Taiwan deploys undersea quake warning system

14 November 2011 - 10:08 By Sapa-AFP

Taiwan has put into service its first undersea seismic observation system, giving the island life-saving extra seconds or even minutes to brace for earthquakes and tsunamis.

The 420-million Taiwanese dollar (about 109.83 million rand)  system, built by Japan-based NEC Corp, consists of equipment ranging from ocean-bottom seismographs to tsunami pressure gauges and even underwater microphones.

"The system gives a much clearer picture of what's happening. We can even hear the sounds of dolphins swimming by," Kuo Kai-wen, director of the Seismology Centre, told AFP.

"With the of help this system, we'll be able to attain an average of 10 seconds' extra warning if earthquakes hit off the east coast, and an extra 10 minutes to issue tsunami warnings," he said.

Taiwan is regularly hit by earthquakes, as it lies near the junction of two tectonic plates. In September 1999, a 7.6-magnitude tremor killed around 2,400 people in the deadliest natural disaster in the island's recent history.

The new alert system is centred around a submarine cable beginning at the township of Toucheng in northeast of Taiwan and stretching for 45 kilometres (27 miles) into the ocean in a roughly easterly direction.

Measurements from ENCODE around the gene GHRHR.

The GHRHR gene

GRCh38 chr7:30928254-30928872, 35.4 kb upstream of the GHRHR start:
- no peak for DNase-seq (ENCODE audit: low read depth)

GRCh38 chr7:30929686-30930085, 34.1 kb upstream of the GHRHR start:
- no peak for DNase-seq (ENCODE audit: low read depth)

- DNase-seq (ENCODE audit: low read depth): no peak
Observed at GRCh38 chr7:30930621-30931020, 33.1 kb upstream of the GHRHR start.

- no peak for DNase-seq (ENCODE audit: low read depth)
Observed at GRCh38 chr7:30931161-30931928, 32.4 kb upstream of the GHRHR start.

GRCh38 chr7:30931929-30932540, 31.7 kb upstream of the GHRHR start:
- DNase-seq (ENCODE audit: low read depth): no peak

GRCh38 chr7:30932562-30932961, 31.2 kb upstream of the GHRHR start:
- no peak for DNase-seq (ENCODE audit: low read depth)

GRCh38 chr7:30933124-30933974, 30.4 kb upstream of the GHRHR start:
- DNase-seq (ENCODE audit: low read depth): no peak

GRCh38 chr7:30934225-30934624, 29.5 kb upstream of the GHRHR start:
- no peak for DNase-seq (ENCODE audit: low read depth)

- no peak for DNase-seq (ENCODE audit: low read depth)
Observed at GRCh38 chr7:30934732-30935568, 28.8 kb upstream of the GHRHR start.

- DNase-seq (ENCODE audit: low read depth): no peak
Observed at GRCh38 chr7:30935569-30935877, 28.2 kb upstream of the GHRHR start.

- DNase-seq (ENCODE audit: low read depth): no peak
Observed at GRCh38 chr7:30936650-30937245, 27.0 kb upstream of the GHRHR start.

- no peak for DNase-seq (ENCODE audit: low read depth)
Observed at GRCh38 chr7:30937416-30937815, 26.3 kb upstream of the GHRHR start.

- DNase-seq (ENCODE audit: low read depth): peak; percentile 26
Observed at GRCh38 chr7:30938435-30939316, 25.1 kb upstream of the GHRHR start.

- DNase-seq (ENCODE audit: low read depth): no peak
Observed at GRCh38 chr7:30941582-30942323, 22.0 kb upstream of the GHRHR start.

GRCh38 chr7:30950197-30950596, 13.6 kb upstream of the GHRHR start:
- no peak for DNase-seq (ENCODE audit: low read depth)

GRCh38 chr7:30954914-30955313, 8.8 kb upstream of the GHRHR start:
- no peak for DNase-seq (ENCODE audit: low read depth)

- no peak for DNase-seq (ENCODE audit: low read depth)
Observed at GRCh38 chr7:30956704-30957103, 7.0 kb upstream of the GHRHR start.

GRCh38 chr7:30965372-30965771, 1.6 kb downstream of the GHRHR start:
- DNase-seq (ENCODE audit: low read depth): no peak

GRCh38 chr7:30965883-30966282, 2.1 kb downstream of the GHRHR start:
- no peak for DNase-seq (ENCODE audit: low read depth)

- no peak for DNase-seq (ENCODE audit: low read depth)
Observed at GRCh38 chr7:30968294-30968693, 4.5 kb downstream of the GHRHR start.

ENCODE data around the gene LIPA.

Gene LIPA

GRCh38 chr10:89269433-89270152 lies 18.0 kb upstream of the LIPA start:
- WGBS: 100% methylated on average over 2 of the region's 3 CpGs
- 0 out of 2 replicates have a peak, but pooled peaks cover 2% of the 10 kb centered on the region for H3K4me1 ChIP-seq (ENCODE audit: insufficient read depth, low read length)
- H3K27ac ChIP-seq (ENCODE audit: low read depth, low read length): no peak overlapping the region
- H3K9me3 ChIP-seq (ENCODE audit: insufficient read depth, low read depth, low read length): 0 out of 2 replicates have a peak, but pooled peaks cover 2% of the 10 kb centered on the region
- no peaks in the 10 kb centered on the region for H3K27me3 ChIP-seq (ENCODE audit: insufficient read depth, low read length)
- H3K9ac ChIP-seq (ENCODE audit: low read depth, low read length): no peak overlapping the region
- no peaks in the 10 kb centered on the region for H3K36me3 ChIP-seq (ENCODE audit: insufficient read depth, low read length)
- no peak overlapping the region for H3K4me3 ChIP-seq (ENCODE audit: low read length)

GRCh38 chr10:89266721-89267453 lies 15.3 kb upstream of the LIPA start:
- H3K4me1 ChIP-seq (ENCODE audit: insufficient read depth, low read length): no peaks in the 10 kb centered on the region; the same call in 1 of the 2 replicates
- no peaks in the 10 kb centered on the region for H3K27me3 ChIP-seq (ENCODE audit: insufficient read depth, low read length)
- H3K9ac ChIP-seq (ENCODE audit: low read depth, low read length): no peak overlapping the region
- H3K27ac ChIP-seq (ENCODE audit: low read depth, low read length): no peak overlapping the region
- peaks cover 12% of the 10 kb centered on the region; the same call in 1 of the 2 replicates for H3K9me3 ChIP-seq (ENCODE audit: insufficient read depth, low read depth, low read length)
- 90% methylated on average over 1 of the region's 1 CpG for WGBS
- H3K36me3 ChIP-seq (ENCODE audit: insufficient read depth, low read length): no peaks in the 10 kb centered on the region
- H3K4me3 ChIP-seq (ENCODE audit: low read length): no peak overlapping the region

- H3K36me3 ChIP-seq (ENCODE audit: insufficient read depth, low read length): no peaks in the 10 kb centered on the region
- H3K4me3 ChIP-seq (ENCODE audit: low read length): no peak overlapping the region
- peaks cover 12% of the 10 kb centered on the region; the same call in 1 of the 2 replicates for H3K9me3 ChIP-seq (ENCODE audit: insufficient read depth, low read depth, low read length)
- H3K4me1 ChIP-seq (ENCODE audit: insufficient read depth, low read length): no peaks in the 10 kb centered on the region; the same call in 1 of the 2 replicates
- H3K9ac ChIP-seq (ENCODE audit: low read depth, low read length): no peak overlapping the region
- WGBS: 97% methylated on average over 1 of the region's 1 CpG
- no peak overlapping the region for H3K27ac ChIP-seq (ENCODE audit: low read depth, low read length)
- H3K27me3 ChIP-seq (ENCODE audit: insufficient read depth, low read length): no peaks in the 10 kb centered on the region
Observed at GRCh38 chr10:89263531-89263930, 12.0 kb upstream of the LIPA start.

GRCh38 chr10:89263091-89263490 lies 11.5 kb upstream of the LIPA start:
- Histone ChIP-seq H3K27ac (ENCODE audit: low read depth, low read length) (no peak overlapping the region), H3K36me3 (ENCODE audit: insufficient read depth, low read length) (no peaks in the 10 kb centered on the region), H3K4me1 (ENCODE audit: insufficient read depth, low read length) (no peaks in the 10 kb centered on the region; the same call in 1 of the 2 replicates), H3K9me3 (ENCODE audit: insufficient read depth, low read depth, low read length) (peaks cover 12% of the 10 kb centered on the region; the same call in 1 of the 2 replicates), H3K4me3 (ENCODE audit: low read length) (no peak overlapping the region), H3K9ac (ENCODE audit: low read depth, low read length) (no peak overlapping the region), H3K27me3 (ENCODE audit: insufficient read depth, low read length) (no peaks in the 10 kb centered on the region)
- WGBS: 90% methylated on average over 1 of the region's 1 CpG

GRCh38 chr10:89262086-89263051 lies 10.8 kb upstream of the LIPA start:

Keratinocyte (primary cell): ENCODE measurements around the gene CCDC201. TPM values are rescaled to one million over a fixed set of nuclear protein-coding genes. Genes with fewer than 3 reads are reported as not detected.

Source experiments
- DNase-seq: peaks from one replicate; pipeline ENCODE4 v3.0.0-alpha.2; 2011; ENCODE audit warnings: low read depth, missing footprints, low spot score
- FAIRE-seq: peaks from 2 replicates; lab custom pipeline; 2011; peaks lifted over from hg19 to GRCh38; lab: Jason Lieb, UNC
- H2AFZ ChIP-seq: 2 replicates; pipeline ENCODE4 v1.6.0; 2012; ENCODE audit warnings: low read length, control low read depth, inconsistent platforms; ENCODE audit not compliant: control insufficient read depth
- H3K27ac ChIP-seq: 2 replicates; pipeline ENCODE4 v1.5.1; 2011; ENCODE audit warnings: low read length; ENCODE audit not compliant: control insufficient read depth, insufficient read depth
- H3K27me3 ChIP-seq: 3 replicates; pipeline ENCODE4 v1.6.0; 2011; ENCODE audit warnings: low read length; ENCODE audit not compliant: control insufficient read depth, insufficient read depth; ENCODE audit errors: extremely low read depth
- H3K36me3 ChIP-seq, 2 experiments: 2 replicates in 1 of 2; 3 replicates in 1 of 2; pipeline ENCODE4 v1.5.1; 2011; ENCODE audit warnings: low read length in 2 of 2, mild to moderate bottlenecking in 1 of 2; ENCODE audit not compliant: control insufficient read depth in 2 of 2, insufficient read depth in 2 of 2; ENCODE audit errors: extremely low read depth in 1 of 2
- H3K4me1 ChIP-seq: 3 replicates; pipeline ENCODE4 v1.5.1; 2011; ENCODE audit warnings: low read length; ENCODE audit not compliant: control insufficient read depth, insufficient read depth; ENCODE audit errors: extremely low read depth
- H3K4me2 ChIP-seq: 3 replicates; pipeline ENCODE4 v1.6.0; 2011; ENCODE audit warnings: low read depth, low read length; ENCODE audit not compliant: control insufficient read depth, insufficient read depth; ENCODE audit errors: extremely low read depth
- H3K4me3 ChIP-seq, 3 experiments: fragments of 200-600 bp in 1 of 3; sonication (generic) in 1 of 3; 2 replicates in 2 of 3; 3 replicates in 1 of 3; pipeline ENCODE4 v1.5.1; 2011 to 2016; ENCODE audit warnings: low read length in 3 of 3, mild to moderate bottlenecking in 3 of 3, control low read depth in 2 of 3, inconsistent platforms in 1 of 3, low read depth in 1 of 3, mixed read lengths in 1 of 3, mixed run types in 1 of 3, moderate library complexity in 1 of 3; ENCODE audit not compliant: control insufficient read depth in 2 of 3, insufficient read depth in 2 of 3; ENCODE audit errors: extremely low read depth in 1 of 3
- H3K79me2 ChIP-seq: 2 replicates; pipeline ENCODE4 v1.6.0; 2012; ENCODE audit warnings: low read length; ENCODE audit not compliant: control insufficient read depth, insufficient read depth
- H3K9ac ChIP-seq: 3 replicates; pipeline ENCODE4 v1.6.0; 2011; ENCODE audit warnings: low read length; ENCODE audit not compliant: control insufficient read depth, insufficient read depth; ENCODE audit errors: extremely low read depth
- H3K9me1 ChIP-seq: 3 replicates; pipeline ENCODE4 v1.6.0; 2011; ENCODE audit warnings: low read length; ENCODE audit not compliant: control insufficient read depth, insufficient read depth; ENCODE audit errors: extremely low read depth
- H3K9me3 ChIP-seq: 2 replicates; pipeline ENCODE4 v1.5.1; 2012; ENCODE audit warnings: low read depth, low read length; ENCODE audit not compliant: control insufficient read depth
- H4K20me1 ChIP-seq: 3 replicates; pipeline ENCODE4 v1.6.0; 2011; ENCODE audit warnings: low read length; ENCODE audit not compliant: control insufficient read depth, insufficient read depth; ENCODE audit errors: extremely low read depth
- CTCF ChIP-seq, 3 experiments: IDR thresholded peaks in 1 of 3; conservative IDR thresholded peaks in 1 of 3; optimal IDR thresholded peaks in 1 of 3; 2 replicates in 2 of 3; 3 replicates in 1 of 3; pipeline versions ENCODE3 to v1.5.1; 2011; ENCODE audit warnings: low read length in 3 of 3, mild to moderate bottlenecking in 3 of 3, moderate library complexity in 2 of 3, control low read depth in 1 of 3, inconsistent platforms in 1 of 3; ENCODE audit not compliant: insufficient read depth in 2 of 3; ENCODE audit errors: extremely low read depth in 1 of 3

Nearly 70 percent of the earthquakes that strike Taiwan hit this area, according to the seismology centre.

The system is deployed at a depth of around 300 metres (990 feet), sending real-time digital information to land via submarine optical fibre cable 24 hours a day, NEC said in a statement.

Taiwan began considering an undersea alert system after the Indian Ocean tsunami in late 2004 killed almost a quarter of a million people.

Another undersea earthquake, as powerful as that which caused the 2004 disaster, triggered a tsunami that struck Japan in March, leaving about 22,000 dead or missing.

"The power of the two quakes was pretty much the same, but the much lower toll figure in Japan shows that early warning systems are very effective in the battle against unexpected natural disasters," Kuo said.